Report this service

“Drafting a Claim of Exemption from Execution: A Legal Guide for Protecting Assets”

Service Description


A Claim of Exemption from Execution is a legal statement filed by a judgment debtor to protect specific assets from being seized or garnished for the satisfaction of a judgment. This claim is pivotal in safeguarding assets deemed exempt under law from creditor claims.


The need for a Claim of Exemption from Execution arises when a judgment is issued against a debtor, and there is a subsequent attempt to enforce the judgment through asset seizure or wage garnishment. The debtor has the right to claim certain assets as exempt, based on the laws of their jurisdiction.

How to Draft

To draft a Claim of Exemption from Execution:

  1. Identify Exempt Assets: Begin by identifying which assets you believe are exempt under the law. This could include a portion of wages, household goods, personal belongings, or certain types of property.
  2. Legal References: Cite the specific statutes or legal provisions that declare these assets as exempt in your jurisdiction.
  3. Describe the Assets: Clearly describe the assets you are claiming as exempt. Be specific and provide sufficient detail for each item or category of assets.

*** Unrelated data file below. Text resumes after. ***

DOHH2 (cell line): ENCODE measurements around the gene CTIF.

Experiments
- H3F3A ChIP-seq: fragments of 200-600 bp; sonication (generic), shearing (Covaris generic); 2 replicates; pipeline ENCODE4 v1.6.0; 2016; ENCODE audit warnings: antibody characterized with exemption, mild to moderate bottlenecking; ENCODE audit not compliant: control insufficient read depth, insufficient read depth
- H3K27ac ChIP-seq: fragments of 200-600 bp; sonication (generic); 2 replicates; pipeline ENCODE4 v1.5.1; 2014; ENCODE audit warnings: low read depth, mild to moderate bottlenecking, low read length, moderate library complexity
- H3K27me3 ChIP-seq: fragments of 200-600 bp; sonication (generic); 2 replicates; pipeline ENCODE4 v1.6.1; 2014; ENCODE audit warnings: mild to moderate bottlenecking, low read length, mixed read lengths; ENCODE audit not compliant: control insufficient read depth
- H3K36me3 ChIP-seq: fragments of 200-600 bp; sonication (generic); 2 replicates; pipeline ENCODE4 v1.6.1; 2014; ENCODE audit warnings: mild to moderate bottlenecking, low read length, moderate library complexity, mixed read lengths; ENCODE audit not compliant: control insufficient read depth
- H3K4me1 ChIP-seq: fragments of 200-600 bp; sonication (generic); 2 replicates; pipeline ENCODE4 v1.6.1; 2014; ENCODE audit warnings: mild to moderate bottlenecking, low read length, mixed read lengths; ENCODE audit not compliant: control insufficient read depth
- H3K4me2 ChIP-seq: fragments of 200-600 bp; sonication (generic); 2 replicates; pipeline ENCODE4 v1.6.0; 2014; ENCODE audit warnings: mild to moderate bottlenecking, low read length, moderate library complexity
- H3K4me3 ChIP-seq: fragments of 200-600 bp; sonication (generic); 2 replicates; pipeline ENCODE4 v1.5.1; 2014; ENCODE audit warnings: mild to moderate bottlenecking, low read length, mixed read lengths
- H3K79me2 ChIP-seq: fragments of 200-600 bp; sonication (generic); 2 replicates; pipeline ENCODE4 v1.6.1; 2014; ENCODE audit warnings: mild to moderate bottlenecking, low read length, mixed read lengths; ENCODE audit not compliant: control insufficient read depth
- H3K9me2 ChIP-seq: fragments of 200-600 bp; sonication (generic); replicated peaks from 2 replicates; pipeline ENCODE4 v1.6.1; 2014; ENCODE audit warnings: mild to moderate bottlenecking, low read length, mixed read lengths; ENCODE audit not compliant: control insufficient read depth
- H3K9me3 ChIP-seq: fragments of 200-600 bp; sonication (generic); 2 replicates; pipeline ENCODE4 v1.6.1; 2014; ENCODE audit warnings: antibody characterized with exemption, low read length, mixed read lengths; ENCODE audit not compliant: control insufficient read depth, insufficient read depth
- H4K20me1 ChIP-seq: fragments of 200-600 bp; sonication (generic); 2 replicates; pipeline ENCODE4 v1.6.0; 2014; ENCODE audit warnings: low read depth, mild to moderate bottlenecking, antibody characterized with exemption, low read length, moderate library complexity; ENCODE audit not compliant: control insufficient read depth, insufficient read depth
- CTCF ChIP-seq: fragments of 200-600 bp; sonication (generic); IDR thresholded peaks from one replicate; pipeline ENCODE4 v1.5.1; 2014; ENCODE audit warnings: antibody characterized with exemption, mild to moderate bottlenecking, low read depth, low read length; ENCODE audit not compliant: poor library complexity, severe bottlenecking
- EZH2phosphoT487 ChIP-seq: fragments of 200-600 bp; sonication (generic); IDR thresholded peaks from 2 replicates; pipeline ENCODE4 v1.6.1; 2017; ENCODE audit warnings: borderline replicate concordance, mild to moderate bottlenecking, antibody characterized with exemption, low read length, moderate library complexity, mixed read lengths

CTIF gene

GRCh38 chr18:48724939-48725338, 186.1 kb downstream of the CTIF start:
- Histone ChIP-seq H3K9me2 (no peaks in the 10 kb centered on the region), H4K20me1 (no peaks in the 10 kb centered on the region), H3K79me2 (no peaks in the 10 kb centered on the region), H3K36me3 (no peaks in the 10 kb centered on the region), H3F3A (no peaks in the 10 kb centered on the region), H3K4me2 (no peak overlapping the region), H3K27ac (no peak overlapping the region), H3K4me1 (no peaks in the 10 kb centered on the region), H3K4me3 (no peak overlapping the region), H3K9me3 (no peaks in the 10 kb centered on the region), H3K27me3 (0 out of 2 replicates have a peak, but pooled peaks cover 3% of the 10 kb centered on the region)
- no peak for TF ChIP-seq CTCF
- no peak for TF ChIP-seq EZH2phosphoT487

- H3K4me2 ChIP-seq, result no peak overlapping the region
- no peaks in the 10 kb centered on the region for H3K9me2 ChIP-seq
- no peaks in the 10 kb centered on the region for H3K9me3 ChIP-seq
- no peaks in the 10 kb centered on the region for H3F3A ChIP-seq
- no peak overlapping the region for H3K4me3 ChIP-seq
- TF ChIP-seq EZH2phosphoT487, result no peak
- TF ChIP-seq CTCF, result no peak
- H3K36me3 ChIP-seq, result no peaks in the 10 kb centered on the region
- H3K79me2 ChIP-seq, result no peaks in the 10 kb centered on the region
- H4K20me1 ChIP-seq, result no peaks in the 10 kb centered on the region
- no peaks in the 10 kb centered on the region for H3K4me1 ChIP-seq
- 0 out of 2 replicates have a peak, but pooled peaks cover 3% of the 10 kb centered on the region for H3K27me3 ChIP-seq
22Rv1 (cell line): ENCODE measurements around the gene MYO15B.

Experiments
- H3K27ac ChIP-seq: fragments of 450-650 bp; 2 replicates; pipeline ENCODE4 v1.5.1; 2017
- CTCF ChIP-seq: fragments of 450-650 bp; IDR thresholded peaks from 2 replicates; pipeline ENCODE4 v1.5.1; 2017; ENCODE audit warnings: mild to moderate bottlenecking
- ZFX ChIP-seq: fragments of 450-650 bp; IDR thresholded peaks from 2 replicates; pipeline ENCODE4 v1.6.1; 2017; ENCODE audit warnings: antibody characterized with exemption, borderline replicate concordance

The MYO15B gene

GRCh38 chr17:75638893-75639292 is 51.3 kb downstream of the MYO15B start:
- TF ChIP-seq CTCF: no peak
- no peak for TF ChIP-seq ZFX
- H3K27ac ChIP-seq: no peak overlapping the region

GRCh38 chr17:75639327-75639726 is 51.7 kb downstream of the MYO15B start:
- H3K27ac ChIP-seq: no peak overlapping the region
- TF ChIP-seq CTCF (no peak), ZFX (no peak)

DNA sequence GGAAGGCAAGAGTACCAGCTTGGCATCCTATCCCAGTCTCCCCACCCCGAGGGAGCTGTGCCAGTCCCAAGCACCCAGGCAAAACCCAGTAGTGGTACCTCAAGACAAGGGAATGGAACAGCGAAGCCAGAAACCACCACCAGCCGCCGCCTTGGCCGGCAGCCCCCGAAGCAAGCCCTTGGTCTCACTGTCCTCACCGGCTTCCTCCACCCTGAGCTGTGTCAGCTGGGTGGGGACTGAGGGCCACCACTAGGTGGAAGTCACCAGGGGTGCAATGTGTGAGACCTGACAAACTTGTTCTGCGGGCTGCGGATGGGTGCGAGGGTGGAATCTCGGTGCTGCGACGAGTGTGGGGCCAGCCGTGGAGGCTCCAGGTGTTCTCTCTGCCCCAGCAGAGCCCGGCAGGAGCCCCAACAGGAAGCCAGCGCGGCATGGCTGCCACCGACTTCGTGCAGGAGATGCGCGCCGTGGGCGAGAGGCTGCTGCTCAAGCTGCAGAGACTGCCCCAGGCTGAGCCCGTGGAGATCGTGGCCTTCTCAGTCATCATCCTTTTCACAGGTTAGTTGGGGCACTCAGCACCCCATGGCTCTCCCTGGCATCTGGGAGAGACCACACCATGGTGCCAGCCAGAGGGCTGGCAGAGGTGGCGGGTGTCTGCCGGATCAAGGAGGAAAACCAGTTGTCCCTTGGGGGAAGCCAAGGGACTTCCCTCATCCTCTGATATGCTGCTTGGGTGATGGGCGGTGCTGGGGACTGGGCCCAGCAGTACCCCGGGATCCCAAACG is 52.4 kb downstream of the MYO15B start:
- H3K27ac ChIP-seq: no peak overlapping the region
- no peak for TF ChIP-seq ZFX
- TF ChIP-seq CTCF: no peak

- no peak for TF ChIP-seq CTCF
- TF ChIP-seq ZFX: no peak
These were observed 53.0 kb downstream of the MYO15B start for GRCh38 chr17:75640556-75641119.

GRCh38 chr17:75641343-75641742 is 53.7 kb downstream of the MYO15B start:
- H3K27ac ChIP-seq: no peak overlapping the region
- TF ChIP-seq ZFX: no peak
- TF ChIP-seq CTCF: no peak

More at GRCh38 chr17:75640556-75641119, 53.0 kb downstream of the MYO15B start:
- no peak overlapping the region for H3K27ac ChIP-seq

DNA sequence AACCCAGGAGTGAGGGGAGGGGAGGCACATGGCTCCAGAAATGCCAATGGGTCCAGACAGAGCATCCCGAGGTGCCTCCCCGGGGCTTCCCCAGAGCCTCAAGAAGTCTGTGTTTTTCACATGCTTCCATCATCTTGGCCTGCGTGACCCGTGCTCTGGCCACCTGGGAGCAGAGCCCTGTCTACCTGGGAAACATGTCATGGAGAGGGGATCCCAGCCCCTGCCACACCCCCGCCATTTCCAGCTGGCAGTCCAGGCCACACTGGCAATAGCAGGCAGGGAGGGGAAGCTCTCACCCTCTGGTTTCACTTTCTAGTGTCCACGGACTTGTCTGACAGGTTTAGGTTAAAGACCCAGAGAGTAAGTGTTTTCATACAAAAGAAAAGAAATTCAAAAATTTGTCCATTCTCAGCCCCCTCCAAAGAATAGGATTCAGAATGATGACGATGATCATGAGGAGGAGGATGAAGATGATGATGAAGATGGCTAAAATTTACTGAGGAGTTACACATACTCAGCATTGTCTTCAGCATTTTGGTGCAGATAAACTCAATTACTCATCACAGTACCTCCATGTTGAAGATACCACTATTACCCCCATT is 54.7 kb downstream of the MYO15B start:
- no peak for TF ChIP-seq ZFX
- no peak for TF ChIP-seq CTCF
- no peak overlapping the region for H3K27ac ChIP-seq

4. Statement of Claim: Include a formal statement claiming that these assets are exempt from execution or garnishment.
  5. Personal Information: Provide your name, address, and any other identifying information required by the court.
  6. Signature and Date: Sign and date the document. Depending on jurisdictional requirements, it may also need to be notarized.


File the Claim of Exemption from Execution with the court that issued the original judgment. Ensure to follow the court’s specific filing procedures, including serving a copy to the judgment creditor or their attorney.


A Claim of Exemption from Execution is a crucial legal tool for individuals facing the enforcement of a judgment. Properly drafting and filing this claim can provide essential protection for assets that are legally exempt, helping to mitigate the financial impact of the judgment enforcement process.